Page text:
Messages that are flagged by readers as objectionable will be reviewed and may or may not be removed. Please do not flag a post simply because you disagree with it.

Sponsored by

facebook - twitter on Facebook & Twitter

Follow on TwitterFollow IBJ on Facebook:
Follow on TwitterFollow IBJ's Tweets on these topics:
Subscribe to IBJ
  1. So much for Eric Holder's conversation about race. If white people have got something to say, they get sued over it. Bottom line: white people have un-freer speech than others as a consequence of the misnamed "Civil rights laws."

  2. I agree, having seen three shows, that I was less than wowed. Disappointing!!

  3. Start drilling, start fracking, and start using our own energy. Other states have enriched their citizens and nearly elminated unemployment by using these resources that are on private land. If you are against the 'low prices' of discount stores, the best way to allow shoppers more choice is to empower them with better earnings. NOT through manipulated gov mandated min wage hikes, but better jobs and higher competitive pay. This would be direct result of using our own energy resources, yet Obama knows that Americans who arent dependent of gov welfare are much less likely to vote Dem, so he looks for ways to ensure America's decline and keep its citizens dependent of gov.

  4. Say It Loud, I'm Black and Ashamed: It's too bad that with certain "black" entertainment events, it seems violence and thuggery follows and the collateral damage that it leaves behinds continues to be a strain on the city in terms of people getting hurt, killed or becoming victims of crimes and/or stretching city resources. I remember shopping in the Meadows area years ago until violence and crime ended make most of the business pack you and leave as did with Lafayette Square and Washington Square. Over the past 10 to 12 years, I remember going to the Indiana Black Expo Soul Picnic in Washington Park. Violence, gang fights and homicides ended that. My great grandmother still bears the scares on her leg from when she was trampled by a group of thugs running from gun fire from a rival gang. With hundreds of police offices downtown still multiple shootings, people getting shot downtown during Black Expo. A number of people getting shots or murdered at black clubs around the city like Club Six on the west side, The Industry downtown, Jamal Tinsley's shot out in front of the Conrad, multiple fights and shootings at the skating rinks, shootings at Circle Center Mall and shooting and robberies and car jackings at Lafayette Mall. Shootings and gang violence and the State Fair. I can go on and on and on. Now Broad Ripple. (Shaking head side to side) Say It Loud, I'm Black and I'm Ashamed.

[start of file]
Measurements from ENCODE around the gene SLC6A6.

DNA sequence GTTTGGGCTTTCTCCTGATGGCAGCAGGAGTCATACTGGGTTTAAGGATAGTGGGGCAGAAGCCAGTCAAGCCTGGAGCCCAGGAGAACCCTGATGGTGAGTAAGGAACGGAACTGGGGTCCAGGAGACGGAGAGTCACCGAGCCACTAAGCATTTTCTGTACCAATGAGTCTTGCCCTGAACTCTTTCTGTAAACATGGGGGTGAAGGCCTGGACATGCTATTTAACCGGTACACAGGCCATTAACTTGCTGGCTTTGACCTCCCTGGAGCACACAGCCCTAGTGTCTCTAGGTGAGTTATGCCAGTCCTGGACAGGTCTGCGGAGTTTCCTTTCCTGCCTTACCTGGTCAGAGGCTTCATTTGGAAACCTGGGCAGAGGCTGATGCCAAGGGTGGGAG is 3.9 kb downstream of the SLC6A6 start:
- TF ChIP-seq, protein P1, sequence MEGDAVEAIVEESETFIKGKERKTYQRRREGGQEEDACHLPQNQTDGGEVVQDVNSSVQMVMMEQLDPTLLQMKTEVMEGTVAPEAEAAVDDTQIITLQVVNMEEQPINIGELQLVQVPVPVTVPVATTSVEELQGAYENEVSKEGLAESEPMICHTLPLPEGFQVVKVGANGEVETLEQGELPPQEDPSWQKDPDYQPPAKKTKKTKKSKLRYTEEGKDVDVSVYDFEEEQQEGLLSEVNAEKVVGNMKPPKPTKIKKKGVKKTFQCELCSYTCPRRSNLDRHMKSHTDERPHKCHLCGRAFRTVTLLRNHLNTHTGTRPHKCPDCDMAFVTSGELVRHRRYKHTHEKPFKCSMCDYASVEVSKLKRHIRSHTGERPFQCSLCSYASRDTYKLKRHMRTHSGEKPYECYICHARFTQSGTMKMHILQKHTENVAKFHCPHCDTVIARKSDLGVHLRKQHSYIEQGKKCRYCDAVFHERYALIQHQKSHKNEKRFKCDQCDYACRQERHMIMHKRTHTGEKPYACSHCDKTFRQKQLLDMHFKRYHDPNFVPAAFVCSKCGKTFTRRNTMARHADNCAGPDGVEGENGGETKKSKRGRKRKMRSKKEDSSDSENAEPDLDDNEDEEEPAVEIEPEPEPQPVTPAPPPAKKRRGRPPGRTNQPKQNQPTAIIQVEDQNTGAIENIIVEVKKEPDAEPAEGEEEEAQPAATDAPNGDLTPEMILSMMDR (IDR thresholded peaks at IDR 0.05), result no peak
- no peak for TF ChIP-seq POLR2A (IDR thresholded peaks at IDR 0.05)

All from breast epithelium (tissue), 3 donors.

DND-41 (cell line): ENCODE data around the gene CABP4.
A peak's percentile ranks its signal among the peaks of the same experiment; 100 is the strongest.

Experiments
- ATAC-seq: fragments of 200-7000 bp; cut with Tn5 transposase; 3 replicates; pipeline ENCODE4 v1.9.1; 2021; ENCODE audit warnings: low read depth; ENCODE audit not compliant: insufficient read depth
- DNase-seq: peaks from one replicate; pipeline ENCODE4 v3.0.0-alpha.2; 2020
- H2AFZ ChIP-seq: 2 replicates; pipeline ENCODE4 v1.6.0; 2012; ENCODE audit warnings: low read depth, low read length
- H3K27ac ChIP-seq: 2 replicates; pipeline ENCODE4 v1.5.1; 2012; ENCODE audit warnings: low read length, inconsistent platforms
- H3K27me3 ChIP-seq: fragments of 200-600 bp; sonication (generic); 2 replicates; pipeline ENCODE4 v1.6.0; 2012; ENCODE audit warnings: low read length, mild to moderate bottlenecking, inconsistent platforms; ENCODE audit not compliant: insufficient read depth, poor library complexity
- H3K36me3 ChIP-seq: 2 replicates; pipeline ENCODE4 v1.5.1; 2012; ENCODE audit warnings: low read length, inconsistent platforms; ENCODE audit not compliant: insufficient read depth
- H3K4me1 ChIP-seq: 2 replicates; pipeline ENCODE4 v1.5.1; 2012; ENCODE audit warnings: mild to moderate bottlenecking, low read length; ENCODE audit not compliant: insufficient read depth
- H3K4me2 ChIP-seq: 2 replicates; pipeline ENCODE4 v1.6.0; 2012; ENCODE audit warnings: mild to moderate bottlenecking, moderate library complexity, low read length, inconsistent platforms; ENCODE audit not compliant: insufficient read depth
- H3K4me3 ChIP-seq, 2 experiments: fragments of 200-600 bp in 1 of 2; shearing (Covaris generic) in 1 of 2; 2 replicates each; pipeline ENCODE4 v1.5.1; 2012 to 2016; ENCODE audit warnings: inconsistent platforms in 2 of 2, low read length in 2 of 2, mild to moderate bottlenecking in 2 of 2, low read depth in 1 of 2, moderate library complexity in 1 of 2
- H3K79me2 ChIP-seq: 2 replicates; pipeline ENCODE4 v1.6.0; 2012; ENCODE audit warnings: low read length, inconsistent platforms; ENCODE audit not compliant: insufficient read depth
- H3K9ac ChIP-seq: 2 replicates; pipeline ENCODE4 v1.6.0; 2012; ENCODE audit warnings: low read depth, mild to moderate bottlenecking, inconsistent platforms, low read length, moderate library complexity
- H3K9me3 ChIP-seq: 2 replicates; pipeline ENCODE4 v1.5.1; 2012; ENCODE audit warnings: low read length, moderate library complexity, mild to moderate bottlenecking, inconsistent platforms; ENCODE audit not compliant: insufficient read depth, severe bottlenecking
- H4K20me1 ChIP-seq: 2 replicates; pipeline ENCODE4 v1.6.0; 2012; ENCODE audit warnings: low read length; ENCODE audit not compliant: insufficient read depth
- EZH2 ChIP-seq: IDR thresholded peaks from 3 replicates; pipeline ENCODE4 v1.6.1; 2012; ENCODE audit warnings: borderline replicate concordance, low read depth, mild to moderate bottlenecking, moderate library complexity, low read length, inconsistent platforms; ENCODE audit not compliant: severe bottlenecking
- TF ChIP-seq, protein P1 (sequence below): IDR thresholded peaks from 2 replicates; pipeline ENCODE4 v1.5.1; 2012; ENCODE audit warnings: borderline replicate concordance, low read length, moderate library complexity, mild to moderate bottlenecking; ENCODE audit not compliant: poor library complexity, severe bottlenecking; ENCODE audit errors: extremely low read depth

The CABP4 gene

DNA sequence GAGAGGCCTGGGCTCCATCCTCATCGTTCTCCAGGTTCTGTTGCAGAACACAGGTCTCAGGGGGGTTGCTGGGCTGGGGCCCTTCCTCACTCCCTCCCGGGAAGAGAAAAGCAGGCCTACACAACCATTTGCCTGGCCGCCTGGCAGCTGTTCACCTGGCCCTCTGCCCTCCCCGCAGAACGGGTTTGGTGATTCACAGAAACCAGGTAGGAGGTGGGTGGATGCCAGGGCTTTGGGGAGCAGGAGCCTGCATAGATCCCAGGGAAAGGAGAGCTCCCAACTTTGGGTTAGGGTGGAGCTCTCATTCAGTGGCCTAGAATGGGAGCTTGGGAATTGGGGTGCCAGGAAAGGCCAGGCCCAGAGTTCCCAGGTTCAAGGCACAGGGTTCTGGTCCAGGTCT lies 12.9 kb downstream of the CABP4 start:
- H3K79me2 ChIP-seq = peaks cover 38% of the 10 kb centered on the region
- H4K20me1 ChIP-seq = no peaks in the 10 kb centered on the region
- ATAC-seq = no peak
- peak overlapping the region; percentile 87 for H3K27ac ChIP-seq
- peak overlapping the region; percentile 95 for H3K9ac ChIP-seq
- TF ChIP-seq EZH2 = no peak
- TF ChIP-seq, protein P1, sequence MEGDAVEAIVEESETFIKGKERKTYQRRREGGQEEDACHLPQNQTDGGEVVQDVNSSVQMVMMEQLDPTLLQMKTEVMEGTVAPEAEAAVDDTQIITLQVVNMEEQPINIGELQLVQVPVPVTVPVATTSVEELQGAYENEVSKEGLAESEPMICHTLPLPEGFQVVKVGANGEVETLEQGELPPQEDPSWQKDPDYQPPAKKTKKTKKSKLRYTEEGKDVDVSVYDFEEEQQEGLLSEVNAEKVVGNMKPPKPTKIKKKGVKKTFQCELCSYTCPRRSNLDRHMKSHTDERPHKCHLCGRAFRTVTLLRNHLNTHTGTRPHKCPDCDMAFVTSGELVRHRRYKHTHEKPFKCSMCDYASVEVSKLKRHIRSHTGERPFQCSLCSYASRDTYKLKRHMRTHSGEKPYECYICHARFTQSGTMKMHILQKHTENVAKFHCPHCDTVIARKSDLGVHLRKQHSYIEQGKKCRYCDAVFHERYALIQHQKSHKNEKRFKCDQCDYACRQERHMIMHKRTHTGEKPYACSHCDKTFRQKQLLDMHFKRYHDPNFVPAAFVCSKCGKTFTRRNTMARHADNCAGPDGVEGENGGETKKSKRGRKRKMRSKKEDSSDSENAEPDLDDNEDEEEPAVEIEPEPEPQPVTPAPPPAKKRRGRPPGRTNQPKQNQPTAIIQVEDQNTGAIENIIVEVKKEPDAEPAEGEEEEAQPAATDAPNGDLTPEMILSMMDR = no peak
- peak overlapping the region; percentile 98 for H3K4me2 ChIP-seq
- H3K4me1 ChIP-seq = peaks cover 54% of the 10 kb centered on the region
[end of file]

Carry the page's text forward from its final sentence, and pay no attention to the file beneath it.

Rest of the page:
5. Ballard Administration. Too funny. This is the least fiscally responsive administration I have ever seen. One thing this article failed to mention, is that the Hoosier State line delivers rail cars to the Amtrak Beech Grove maintenance facility for refurbishment. That's an economic development issue. And the jobs there are high-paying. That alone is worth the City's investment.